Fabienne Fiacre specialises in 19th century paintings and drawings, and at TEFAF, is concentrating on her particular preference for portraits, specifically those emphasising the importance of line over colour, traditionally demonstrated by the work of Ingres and his pupils contrasted with Delacroix.
She is presenting several arresting examples, including an important rediscovery, the Portrait of Adèle Anthoine-Prélard at the age of seventeen (Madame Auguste Cottin) by Hippolyte Flandrin (1809 – 1864).
The artist exhibited this painting at the 1848 Salon and it was displayed again after his death in 1865, with sixty-two other works, as a tribute to his career (n°26, Portrait of Madame Cottin is listed between the Portrait of Napoléon I, legislator, and the famous double Portrait of the Dassy brothers, now in the Cleveland Museum of Art). This beautiful female portrait is a first step towards a re-evaluation of Ingres’ favourite pupils, Hippolyte and Paul Flandrin, who, with their brother Auguste, will be highlighted in a forthcoming exhibition to be held at the museum of Lyon, their native city, in 2021.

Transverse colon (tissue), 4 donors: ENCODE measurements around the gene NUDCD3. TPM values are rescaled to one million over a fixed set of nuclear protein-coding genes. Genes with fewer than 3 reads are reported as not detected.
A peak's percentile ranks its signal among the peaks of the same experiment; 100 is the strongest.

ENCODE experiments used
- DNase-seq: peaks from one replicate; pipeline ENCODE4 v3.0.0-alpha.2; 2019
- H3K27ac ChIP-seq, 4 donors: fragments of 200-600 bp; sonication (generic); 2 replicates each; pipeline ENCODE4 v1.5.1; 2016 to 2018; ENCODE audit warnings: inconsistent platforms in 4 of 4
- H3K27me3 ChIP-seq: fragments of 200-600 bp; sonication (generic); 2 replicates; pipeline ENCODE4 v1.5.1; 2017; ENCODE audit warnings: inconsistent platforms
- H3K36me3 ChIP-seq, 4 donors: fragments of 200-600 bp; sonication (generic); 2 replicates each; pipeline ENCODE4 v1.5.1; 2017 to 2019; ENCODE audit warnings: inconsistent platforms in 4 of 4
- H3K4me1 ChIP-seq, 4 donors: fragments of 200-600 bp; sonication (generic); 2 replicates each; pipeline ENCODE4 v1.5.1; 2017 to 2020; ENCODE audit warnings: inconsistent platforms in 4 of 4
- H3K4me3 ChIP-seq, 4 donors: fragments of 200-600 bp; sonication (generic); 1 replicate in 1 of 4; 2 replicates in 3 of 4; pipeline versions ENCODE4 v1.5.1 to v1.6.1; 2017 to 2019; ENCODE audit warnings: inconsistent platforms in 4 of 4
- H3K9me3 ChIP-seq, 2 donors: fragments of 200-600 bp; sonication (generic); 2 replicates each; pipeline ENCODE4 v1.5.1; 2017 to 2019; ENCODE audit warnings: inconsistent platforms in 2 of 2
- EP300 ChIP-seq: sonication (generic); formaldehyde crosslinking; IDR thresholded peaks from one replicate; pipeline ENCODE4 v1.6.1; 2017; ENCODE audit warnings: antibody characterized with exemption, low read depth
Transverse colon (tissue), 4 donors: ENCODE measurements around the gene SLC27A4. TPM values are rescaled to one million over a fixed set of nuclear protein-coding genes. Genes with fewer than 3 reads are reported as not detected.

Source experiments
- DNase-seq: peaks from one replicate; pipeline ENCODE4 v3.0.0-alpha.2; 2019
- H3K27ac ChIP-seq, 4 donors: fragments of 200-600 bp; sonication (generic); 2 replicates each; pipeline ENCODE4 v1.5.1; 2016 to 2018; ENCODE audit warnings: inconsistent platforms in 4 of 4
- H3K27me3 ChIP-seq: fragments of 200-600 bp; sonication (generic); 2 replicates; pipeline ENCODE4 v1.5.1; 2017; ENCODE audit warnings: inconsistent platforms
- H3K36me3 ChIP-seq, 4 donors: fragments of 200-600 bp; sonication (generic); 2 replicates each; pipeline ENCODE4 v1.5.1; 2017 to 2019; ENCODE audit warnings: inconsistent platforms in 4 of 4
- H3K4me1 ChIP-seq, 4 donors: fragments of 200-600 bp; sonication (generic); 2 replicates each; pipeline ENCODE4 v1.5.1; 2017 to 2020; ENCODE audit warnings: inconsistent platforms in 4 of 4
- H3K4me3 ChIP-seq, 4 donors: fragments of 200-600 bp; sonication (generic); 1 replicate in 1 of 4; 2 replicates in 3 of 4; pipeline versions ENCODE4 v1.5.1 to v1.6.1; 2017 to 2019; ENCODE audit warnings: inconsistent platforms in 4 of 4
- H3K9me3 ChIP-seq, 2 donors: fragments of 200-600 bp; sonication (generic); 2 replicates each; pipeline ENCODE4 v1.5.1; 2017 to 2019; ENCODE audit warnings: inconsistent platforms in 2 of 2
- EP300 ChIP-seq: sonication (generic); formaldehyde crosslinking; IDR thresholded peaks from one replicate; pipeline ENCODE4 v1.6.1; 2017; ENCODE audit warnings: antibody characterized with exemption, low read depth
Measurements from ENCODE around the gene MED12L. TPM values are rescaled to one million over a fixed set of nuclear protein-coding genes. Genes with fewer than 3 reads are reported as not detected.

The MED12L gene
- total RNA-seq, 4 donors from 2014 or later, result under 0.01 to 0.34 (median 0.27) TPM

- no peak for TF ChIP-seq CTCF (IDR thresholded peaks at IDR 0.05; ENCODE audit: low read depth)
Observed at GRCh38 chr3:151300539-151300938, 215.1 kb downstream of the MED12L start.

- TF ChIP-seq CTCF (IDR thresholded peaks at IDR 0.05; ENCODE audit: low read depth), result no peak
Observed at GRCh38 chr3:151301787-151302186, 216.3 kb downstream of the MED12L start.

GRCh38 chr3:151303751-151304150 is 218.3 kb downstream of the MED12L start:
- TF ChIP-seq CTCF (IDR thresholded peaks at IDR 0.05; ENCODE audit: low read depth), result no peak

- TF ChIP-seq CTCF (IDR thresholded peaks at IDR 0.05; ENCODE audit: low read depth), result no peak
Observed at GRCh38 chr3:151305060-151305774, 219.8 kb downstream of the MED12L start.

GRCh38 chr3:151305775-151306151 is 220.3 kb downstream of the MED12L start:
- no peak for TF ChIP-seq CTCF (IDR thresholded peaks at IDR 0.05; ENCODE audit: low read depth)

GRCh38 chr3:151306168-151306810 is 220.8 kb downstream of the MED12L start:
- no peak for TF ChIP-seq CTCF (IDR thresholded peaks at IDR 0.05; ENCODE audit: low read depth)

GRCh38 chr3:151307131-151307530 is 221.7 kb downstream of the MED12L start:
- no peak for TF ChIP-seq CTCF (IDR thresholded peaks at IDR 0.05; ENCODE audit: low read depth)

Along with the young Madame Cottin, other paintings or drawings by Henri Lehamann (1814 - 1882), Amaury-Duval (1808 - 1885) and Théodore Chassériau (1819 - 1856), all sharing an “air de famille”, reflect the diversity of Ingres’ influence on his pupils.
To the great names will be added others, to be rediscovered, what’s important is that each work creates emotion. Fabienne feels professionally closer to the profile of the "collector-merchant", for whom each purchase is guided by his personal taste. With public auctions nowadays making a number of private transactions, what is left for dealers if not to present the finest possible selection of original works in impeccable quality and condition - their rarity is nowadays important to underline - and which they have taken care of by restoring and framing them.
By paying homage to the artists in presenting their works the best possible way within the framework of a hanging enhanced by a scenography entrusted to René Bouchara, Fabienne Fiacre hopes that this intimate part of the artist seduces, enchants or captivates the imagination but never leaves the visitor indifferent.